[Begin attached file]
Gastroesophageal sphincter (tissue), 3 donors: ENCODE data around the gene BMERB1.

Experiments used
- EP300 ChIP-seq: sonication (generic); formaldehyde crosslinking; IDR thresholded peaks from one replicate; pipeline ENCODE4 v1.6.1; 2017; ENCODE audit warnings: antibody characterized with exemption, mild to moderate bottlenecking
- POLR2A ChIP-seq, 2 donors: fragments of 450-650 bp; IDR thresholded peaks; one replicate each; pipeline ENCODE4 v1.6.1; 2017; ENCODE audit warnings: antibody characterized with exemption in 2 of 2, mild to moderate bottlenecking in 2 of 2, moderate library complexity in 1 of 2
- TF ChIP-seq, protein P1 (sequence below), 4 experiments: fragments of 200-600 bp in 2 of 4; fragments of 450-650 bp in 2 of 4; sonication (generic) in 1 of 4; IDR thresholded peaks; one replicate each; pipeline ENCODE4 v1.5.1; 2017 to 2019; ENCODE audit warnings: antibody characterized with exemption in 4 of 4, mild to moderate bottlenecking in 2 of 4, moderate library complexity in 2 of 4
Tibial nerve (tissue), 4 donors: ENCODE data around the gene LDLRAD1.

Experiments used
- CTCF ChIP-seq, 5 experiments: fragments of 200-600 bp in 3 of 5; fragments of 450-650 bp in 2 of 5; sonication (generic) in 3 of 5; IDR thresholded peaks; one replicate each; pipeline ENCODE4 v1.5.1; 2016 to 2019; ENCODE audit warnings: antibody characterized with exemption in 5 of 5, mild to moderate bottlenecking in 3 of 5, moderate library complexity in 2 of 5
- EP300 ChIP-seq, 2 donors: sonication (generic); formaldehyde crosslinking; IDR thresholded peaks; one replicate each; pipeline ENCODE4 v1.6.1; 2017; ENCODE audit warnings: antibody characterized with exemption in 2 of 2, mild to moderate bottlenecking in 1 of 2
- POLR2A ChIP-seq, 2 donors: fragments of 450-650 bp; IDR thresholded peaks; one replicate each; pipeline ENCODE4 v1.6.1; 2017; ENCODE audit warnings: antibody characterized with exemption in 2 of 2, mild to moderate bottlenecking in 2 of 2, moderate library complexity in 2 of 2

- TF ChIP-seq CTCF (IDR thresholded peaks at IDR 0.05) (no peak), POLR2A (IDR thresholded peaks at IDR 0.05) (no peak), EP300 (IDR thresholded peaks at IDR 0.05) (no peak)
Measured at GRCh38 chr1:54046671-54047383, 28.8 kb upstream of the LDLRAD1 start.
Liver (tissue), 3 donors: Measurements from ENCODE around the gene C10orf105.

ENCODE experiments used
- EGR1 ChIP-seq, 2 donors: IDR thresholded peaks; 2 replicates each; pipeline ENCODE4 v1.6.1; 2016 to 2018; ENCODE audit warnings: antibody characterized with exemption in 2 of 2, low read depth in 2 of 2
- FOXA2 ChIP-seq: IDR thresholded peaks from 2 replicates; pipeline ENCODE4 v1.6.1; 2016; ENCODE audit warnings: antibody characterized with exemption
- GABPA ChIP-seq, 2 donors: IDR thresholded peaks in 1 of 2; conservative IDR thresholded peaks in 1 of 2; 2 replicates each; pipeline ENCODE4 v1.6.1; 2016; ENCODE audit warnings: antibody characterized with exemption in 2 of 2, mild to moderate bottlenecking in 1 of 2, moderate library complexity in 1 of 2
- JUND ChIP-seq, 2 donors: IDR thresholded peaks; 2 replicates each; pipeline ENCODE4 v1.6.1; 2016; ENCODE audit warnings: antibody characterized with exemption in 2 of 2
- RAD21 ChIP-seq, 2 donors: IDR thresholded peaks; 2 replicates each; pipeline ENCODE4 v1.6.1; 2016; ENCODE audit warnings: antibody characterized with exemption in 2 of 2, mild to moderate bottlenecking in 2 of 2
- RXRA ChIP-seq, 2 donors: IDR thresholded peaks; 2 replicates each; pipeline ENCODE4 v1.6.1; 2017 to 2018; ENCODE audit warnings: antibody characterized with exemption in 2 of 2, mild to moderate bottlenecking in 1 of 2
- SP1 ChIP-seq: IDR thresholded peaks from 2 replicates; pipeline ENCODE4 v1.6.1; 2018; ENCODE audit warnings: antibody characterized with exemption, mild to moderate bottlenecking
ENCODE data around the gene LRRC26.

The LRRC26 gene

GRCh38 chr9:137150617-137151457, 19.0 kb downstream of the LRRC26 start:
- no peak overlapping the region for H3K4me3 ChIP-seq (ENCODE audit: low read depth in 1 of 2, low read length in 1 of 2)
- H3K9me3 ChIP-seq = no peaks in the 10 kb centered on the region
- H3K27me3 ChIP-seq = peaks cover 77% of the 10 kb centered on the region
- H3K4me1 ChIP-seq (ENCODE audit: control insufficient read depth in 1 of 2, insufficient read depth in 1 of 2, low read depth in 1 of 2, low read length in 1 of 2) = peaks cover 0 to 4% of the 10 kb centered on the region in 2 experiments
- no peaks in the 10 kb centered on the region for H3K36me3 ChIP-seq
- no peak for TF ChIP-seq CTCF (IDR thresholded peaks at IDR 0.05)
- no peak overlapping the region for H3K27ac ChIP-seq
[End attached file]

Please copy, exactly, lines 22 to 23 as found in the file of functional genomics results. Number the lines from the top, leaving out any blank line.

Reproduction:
ENCODE data around the gene LRRC26.

The LRRC26 gene